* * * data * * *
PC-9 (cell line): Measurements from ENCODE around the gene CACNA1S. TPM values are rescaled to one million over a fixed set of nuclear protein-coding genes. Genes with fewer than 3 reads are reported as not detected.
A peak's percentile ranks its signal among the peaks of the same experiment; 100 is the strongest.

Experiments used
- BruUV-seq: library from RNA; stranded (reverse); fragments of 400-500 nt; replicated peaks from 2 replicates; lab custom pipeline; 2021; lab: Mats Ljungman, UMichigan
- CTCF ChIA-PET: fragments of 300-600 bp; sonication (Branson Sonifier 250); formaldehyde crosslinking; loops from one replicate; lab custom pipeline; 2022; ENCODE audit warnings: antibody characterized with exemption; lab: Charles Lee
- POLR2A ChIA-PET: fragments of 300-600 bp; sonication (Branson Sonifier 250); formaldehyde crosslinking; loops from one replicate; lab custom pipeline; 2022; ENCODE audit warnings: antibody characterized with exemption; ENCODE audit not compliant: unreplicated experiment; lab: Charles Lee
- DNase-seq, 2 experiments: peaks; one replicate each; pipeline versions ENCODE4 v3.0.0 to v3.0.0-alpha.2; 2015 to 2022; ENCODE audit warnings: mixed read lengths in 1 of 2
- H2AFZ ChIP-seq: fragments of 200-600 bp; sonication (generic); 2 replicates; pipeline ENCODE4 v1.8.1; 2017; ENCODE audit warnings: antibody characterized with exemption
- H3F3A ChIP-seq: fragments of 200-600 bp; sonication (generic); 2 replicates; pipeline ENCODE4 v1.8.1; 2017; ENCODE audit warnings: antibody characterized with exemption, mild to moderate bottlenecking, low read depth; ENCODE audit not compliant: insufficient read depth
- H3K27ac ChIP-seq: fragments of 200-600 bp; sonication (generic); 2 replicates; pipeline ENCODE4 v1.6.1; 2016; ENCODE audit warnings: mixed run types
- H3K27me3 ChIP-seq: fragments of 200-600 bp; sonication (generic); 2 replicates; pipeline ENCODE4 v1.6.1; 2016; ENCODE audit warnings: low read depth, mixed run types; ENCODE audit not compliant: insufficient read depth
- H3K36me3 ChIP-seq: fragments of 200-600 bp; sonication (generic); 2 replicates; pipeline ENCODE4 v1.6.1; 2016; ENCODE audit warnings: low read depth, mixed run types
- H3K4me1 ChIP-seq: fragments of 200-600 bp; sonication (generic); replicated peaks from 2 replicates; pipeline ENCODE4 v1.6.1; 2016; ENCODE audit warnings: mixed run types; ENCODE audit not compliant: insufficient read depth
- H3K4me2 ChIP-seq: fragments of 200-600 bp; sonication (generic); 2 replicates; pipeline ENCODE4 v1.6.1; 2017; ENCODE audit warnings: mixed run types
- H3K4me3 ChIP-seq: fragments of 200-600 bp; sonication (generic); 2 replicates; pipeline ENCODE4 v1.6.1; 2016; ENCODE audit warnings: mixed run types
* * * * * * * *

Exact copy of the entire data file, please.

PC-9 (cell line): Measurements from ENCODE around the gene CACNA1S. TPM values are rescaled to one million over a fixed set of nuclear protein-coding genes. Genes with fewer than 3 reads are reported as not detected.
A peak's percentile ranks its signal among the peaks of the same experiment; 100 is the strongest.

Experiments used
- BruUV-seq: library from RNA; stranded (reverse); fragments of 400-500 nt; replicated peaks from 2 replicates; lab custom pipeline; 2021; lab: Mats Ljungman, UMichigan
- CTCF ChIA-PET: fragments of 300-600 bp; sonication (Branson Sonifier 250); formaldehyde crosslinking; loops from one replicate; lab custom pipeline; 2022; ENCODE audit warnings: antibody characterized with exemption; lab: Charles Lee
- POLR2A ChIA-PET: fragments of 300-600 bp; sonication (Branson Sonifier 250); formaldehyde crosslinking; loops from one replicate; lab custom pipeline; 2022; ENCODE audit warnings: antibody characterized with exemption; ENCODE audit not compliant: unreplicated experiment; lab: Charles Lee
- DNase-seq, 2 experiments: peaks; one replicate each; pipeline versions ENCODE4 v3.0.0 to v3.0.0-alpha.2; 2015 to 2022; ENCODE audit warnings: mixed read lengths in 1 of 2
- H2AFZ ChIP-seq: fragments of 200-600 bp; sonication (generic); 2 replicates; pipeline ENCODE4 v1.8.1; 2017; ENCODE audit warnings: antibody characterized with exemption
- H3F3A ChIP-seq: fragments of 200-600 bp; sonication (generic); 2 replicates; pipeline ENCODE4 v1.8.1; 2017; ENCODE audit warnings: antibody characterized with exemption, mild to moderate bottlenecking, low read depth; ENCODE audit not compliant: insufficient read depth
- H3K27ac ChIP-seq: fragments of 200-600 bp; sonication (generic); 2 replicates; pipeline ENCODE4 v1.6.1; 2016; ENCODE audit warnings: mixed run types
- H3K27me3 ChIP-seq: fragments of 200-600 bp; sonication (generic); 2 replicates; pipeline ENCODE4 v1.6.1; 2016; ENCODE audit warnings: low read depth, mixed run types; ENCODE audit not compliant: insufficient read depth
- H3K36me3 ChIP-seq: fragments of 200-600 bp; sonication (generic); 2 replicates; pipeline ENCODE4 v1.6.1; 2016; ENCODE audit warnings: low read depth, mixed run types
- H3K4me1 ChIP-seq: fragments of 200-600 bp; sonication (generic); replicated peaks from 2 replicates; pipeline ENCODE4 v1.6.1; 2016; ENCODE audit warnings: mixed run types; ENCODE audit not compliant: insufficient read depth
- H3K4me2 ChIP-seq: fragments of 200-600 bp; sonication (generic); 2 replicates; pipeline ENCODE4 v1.6.1; 2017; ENCODE audit warnings: mixed run types
- H3K4me3 ChIP-seq: fragments of 200-600 bp; sonication (generic); 2 replicates; pipeline ENCODE4 v1.6.1; 2016; ENCODE audit warnings: mixed run types